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401(k), 403(b) and 457(b) Contribution Limits for 2008

Written by Nickel - 16 Comments

A reader named Tom recently wrote in with the following question:

I have been looking online for 2008 403(b) contribution limits and can’t find the info. Can you tell me what the 2008 403(b) contribution limits are? Or where I can find them?

After a bit of digging, I was able to find the answer… Unfortunately, according to a recent press release from the IRS, the limit on elective deferrals will remain unchanged for 2008 at $15,500/year. This applies to things like 401(k), 403(b) and 457(b) plans.

The good news is that aggregate limit (employer + employee contributions), which is specific by Section 415(c)(1)(A) of the Internal Revenue Code, is increasing from $45,000/year to $46,000/year (this is the so-called 415(c) limit). So there’s a bit of extra breathing room for retirement contributions, but only if your combined employee/employer contributions are bumping up against the limit.

Published on October 29th, 2007
Modified on February 19th, 2008 - 16 Comments
Filed under: Retirement,Saving & Investing,Taxes

About the author: is the founder and editor-in-chief of this site. He's a thirty-something family man who has been writing about personal finance since 2005, and guess what? He's on Twitter!

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Comments (scroll down to add your own):

  1. http://www.irs.gov/retirement/article/0,,id=96461,00.html

    The second line of the table, the 402(g)(1), elective deferrals being the key line.

    Comment by Anonymous — Oct 29th 2007 @ 10:28 am
  2. Don’t forget the $5,000 “catch up” addition if you are 50 or older!

    http://www.irs.gov/retirement/participant/article/0,,id=151786,00.html

    Comment by Anonymous — Oct 29th 2007 @ 11:00 pm
  3. That sucks, I had read somewhere (Kiplinger’s online?) that 401(k) was going to $16,000.

    I guess not.

    🙁

    Comment by Anonymous — Oct 30th 2007 @ 12:51 am
  4. I am not complaining at the moment since I am having hard time maxing out my 401k. Maxing out 401k will be even tougher in 2008 with Roth limit up to $5,000 per year.

    Comment by Anonymous — Oct 30th 2007 @ 12:06 pm
  5. Wait. Does this mean that the $15k limit on contributions is a limit on MY contributions, not on the sum of my contributions and employer match?

    Man, if that’s true, I had it all wrong.

    Comment by Anonymous — Nov 2nd 2007 @ 12:02 pm
  6. Yes.

    Comment by Nickel — Nov 2nd 2007 @ 12:05 pm
  7. Holy smokes. That’s really good information.

    When I had a session with the retirement counselor earlier this year, I asked about that same thing, and was given to understand that the $15k limit was an aggregate.

    Yeesh.

    Thanks. You’ve just given me some very valuable information.

    Comment by Anonymous — Nov 2nd 2007 @ 12:12 pm
  8. Jim Cramer…THE SOURCE ON MONEY…gives his take on 401k plans….Great tip!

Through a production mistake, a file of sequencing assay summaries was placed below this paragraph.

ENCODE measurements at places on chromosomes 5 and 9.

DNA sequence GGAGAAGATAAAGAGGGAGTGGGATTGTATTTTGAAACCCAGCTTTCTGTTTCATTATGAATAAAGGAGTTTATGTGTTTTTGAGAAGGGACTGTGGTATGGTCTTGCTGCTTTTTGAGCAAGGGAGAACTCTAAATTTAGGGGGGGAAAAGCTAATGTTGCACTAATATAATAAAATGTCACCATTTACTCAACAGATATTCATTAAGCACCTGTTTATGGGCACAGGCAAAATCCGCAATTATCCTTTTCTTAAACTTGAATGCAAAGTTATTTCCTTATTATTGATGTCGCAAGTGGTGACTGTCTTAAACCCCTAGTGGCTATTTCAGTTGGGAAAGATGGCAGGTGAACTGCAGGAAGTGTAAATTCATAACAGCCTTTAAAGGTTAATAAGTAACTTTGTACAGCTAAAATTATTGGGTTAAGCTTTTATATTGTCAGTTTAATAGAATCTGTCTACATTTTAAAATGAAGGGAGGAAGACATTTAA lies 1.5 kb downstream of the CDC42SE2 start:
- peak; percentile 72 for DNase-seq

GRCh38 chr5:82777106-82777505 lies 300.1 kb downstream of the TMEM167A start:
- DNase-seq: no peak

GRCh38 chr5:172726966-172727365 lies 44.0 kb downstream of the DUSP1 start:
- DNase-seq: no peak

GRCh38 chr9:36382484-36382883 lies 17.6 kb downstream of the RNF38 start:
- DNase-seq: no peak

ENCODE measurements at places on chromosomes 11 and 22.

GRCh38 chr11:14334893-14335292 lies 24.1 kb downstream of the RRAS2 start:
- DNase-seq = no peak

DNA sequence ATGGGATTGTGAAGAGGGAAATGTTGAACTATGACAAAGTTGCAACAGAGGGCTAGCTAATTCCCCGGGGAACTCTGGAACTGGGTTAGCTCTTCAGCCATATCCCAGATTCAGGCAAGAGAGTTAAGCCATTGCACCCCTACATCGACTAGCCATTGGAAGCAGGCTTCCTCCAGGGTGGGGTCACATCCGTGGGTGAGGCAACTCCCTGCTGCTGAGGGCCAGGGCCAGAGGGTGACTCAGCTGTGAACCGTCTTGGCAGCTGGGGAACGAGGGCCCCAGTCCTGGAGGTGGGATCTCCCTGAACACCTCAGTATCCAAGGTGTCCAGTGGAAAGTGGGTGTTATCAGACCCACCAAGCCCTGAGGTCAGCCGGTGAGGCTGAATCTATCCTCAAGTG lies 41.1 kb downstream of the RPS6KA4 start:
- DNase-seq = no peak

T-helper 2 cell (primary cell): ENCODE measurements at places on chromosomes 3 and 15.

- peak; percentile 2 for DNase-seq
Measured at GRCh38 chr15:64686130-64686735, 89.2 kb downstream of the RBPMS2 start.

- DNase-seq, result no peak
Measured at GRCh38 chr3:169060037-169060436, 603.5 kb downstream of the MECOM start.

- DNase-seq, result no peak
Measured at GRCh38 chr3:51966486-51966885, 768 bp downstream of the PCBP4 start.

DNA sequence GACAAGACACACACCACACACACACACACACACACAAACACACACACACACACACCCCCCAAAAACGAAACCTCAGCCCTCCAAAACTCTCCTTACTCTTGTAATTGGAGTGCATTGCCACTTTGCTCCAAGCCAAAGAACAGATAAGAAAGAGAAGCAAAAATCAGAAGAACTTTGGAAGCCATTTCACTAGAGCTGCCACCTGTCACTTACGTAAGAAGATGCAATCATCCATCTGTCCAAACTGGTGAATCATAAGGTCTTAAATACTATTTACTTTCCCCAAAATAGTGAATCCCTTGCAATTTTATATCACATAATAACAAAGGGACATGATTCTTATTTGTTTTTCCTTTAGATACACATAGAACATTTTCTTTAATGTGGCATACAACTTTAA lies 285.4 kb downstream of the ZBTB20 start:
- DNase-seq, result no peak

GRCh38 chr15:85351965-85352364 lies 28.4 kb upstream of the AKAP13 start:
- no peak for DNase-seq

http://www.maxim.com/AskJimCramer/articles/9246.aspx?src=tst167:MKd

    Comment by Anonymous — Nov 2nd 2007 @ 12:17 pm
  9. Don’t forget that in the public sector, if your employer offers a 403b and a 457 plan, the annual limit is per plan. So you can put $15,500 in each plan. This enables you to defer $31,000 total!

    Comment by Anonymous — Nov 7th 2007 @ 11:09 am
  10. hey there – jim cramer says in his new book (stay mad for life, pg. 93) that the yearly 401k limit, say 15.5k, applies to the total of both your 401k and roth ira contributions… does anyone have support for that or know whether or not it’s true???… thanks…

    Comment by Anonymous — Dec 9th 2007 @ 9:30 pm
  11. Cramer must be talking about a Roth 401(k), not a Roth IRA. They’re different things. All 401(k)-type accounts from a single employer are subject to the $15.5k limit (so regular and Roth 401(k) would share this limit). IRA limits are a separate thing.

    Comment by Nickel — Dec 9th 2007 @ 9:34 pm
  12. I have just been classified as a “Highly Compensated Employee” (HCE) for 2008 and now my contributions are capped at the average 2% for a total of 6%; with this cap in place I am far short of the annual contribution max. Any tips on alternatives? I don’t qualify for Roth IRA or a Deductible IRA.

    Comment by Anonymous — Jan 3rd 2008 @ 12:16 am
  13. Tom, you can do the non-deductible IRA with plans to convert it to a Roth in 2010.

    Comment by Anonymous — Jan 3rd 2008 @ 10:59 am
  14. Tom: Madison is correct, but there’s a big “gotcha” if you’re not careful. See here for details:

    Look Before You Leap: Roth IRA Conversions in 2010

    Comment by Nickel — Jan 3rd 2008 @ 11:05 am
  15. I currently put14% of my income in a city 457 plan. With the market dropping so rapidly, is it smart to lower my differed comp rate or stay as is? I will retire in 15 years.

    Thanks,

    Tim

    Comment by Anonymous — Jan 21st 2008 @ 3:00 pm
  16. The 401k calculator mentioned in the appropriate area does not work, it is useless.

    Tom H

    Comment by Anonymous — Feb 8th 2008 @ 1:45 pm

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